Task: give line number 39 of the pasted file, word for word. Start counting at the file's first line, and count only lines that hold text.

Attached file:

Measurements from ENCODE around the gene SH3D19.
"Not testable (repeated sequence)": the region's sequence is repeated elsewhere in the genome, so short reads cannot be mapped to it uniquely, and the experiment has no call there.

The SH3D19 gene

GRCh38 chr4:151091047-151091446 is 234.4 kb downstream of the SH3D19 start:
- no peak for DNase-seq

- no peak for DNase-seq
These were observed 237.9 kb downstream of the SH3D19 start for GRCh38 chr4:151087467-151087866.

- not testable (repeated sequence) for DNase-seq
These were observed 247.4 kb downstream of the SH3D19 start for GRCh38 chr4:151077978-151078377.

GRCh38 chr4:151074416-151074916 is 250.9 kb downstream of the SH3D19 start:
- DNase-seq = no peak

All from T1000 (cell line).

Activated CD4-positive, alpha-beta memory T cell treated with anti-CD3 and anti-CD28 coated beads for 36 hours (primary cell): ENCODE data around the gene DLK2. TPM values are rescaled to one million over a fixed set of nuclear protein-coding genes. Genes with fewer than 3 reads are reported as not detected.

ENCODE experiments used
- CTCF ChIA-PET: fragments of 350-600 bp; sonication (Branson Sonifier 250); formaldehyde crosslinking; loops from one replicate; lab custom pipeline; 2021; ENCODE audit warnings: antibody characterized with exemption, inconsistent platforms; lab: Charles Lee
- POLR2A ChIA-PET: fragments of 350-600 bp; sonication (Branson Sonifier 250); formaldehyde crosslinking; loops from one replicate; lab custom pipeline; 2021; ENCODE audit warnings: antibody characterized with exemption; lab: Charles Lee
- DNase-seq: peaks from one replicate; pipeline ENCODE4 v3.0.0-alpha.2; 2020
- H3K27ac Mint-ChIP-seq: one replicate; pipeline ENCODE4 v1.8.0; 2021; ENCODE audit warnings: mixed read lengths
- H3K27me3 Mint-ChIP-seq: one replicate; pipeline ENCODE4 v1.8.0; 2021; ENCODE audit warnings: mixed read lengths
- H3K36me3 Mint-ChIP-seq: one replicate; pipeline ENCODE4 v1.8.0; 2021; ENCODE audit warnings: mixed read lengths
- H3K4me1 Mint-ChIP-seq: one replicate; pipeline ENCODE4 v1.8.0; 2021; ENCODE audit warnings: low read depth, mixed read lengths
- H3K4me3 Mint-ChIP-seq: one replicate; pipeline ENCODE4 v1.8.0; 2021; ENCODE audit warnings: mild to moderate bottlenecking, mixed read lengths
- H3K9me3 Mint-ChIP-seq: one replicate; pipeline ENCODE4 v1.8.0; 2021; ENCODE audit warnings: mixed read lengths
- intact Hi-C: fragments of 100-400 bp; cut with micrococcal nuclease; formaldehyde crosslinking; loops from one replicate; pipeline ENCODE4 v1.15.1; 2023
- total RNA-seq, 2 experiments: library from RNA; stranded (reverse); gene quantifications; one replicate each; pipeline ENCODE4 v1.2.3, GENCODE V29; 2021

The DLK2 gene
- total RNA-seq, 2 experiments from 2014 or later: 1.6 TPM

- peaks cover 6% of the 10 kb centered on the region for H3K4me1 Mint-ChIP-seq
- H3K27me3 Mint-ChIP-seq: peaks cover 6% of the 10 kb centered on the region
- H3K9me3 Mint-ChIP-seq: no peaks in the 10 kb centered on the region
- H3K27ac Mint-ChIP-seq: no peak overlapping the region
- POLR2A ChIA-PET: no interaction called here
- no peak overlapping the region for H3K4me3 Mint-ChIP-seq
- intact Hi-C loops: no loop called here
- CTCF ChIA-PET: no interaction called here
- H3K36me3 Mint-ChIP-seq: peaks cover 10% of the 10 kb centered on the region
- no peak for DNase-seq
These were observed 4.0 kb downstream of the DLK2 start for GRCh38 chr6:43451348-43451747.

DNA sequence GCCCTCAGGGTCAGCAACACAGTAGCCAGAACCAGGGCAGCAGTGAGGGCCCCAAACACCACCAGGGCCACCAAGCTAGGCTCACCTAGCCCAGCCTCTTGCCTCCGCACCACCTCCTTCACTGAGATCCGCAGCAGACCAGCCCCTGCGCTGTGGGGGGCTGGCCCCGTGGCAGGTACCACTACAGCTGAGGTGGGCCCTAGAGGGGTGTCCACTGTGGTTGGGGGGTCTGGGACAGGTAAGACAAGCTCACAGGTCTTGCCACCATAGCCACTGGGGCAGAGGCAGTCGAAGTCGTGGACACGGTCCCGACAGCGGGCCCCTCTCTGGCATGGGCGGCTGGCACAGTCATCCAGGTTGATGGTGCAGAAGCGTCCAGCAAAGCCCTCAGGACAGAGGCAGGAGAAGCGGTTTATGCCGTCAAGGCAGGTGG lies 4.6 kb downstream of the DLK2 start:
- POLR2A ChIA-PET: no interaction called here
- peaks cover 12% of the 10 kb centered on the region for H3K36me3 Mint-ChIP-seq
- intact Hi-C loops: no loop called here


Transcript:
DNA sequence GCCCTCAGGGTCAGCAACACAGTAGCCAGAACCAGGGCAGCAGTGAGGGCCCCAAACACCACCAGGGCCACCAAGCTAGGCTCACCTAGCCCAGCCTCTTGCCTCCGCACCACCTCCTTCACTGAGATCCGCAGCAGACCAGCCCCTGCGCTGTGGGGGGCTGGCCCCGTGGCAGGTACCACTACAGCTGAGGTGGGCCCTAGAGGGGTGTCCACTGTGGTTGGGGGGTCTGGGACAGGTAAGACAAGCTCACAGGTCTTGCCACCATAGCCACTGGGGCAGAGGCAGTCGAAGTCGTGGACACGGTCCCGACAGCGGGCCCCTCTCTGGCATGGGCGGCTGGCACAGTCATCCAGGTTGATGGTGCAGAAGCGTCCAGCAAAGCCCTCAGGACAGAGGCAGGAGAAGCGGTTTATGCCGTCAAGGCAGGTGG lies 4.6 kb downstream of the DLK2 start: